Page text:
is simply underscoring the biblical view of the believer’s
“true identity in Christ”, and is no more heretical than
Orthodox Church, though they seem to have cited no
verses in the Bible or specified anything from the Eastern
Orthodoxy or C.S. Lewis to substantiate this claim.
According to Word-Faith theology, financial prosperity
and wealth was also included in the Atonement. This is
based on an interpretation of the words of
the apostle Paul: “Yet for your sakes he became poor,
that you by his poverty might become rich” (2 Corinthians 8:9).
It is frequently taught that Jesus and the apostles were rich,
and therefore believers should expect the same financial
success. However, Jesus spoke of those who follow Him as
being “out of the world”, and that one should not store up
worldly wealth where rust and decay can ruin things, but
rather, to obtain treasure and riches in heaven. It is likely
that the Word-Faith theology concerning this subject fails
to understand (or simply ignores) the context of the New
Testament, which certainly appears to relate to riches in
heaven as opposed to riches of the world.
Faith & confession
In Word-Faith teaching, the central element of faith is
“confession”. The doctrine is often labelled “Positive
Confession”. Noted Word-Faith teachers such as Hagin
universe through the power of the spoken word (Genesis 1),
and that humans were created with the same power to
speak things into being by their words. Thus, making a
positive confession (by reciting a promise of Scripture,
for example) has the power to cause things to happen.
Word-Faith preachers have likened faith to a “force”,
which may mean that they consider man’s faith to be
causing things to happen all on its own as opposed to
God causing people’s prayers to come true.
Conversely, according to Word-Faith teaching,
“negative confession” can bring about negative results,
and therefore believers should be careful to watch their
words. This is often based on a literal interpretations of
Proverbs 18:21: “Life and death are in the power of the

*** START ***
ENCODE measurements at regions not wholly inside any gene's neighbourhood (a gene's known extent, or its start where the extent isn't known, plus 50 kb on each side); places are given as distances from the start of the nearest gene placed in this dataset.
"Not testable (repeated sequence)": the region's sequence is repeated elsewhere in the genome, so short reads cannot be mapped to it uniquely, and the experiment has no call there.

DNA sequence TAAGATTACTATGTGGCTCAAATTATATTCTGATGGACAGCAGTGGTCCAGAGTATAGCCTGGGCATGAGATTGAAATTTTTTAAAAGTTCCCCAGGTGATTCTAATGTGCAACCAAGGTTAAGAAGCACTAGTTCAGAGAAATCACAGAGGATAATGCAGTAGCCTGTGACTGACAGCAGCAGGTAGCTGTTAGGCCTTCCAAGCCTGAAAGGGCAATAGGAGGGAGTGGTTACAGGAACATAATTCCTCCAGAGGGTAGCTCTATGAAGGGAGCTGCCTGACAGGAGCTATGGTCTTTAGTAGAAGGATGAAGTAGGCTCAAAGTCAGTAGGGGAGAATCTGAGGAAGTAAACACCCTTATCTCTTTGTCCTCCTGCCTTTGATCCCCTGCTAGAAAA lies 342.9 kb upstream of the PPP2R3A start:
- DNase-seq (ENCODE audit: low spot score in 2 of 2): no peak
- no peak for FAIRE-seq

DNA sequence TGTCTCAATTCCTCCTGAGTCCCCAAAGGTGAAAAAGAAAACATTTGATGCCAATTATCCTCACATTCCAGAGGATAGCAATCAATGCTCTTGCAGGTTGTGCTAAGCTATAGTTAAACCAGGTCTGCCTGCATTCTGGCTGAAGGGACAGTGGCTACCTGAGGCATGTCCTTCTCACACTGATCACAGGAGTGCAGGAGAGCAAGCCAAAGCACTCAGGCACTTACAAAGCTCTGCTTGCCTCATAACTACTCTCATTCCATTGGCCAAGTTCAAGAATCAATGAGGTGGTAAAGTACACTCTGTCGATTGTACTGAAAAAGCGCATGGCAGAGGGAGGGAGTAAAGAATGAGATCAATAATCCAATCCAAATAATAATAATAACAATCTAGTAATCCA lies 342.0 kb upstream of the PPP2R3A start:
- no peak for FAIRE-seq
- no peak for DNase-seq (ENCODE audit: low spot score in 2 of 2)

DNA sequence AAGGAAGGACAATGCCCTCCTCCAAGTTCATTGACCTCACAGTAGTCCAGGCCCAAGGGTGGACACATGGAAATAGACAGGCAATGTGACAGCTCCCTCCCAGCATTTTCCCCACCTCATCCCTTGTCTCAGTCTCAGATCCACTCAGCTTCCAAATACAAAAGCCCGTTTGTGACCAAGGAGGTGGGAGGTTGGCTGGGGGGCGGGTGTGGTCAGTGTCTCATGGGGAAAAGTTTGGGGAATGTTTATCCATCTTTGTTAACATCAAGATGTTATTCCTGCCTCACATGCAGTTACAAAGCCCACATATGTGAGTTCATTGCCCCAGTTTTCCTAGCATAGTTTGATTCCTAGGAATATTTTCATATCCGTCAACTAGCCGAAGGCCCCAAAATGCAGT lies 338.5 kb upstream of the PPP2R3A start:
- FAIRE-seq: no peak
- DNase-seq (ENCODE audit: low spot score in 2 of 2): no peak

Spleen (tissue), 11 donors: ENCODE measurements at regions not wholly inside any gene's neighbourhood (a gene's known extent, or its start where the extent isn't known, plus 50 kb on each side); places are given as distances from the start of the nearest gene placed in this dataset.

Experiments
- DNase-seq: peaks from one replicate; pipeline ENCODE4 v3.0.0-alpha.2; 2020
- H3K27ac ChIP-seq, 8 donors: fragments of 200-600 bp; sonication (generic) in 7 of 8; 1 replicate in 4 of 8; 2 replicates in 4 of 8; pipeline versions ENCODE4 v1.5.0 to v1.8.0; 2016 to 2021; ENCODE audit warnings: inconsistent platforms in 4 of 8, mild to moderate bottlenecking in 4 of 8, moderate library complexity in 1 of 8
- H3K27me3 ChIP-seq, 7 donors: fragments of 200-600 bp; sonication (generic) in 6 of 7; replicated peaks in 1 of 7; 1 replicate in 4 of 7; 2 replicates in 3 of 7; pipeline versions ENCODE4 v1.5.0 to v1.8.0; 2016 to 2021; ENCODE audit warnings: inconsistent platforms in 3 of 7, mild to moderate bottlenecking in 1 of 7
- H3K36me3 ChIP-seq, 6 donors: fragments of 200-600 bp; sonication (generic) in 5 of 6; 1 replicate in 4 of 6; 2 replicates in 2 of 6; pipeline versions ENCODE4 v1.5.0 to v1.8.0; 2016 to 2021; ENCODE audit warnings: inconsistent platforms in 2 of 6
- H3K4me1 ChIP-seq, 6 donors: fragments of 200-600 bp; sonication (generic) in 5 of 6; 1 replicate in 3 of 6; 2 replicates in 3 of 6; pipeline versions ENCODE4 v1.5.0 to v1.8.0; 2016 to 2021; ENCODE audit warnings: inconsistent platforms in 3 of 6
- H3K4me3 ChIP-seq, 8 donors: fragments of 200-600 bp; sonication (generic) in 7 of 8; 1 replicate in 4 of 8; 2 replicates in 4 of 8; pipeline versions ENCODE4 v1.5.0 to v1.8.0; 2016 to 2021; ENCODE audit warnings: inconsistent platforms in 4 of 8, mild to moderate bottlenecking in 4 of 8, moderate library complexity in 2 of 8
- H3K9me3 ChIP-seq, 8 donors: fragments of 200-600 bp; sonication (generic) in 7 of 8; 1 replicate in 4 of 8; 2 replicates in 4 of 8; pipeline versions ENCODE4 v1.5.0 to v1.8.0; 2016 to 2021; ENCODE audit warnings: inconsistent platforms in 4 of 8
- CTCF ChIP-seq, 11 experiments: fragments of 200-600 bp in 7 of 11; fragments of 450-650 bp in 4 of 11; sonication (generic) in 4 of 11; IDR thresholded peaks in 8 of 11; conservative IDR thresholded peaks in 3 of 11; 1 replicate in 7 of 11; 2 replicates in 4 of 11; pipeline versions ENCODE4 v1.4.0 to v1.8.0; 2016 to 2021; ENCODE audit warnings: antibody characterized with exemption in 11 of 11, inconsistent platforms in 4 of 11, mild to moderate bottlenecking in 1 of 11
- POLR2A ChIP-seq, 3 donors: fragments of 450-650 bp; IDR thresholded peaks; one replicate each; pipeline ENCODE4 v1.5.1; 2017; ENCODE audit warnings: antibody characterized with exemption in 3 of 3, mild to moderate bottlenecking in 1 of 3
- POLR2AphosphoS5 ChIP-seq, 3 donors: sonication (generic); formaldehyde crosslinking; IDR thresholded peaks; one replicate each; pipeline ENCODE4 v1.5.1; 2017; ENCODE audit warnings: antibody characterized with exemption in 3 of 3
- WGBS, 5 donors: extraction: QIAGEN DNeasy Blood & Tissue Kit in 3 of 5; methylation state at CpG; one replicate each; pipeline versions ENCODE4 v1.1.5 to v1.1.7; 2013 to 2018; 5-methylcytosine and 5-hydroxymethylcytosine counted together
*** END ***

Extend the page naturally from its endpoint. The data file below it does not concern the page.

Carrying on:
tongue, and they that love them will eat the fruit thereof.”
Preachers & ministries
Proponents of the doctrine in the United States include
among others. Many of these pastors appear regularly on the
Trinity Broadcasting Network, whose founders and directors
movement’s chief proponent, and in the United Kingdom,
Critics & controversy
One of the earliest critics of the movement was Oral Roberts
University’s Professor Charles Farah, who published From the
Pinnacle of the Temple in 1979. In the book, Farah expressed
his disillusionment with the movement’s teachings, which he
argued were more about presumption than faith.
The following decade was to see several severe critiques of the
movement, including Dan R. McConnell’s A Different Gospel,
in which the author followed the research of scholar Dale H.
Simmons in suggesting that the Faith teachings had their origin
in the metaphysical cults of the 19th century, in particular
In 1993, Hank Hanegraaff‘s Christianity in Crisis charged the
Faith movement with heresy, and accused many of its
churches of being “cults“. He accused the Faith teachers of
“demoting” God and Jesus, and “deifying” man and Satan,
as per the Word-Faith proponents frequent comments
mostly affirming this belief of theirs.
theology as aberrant and contrary to the teachings of the
Critics have also condemned the teachings on wealth,
arguing that the Bible condemns the pursuit of riches,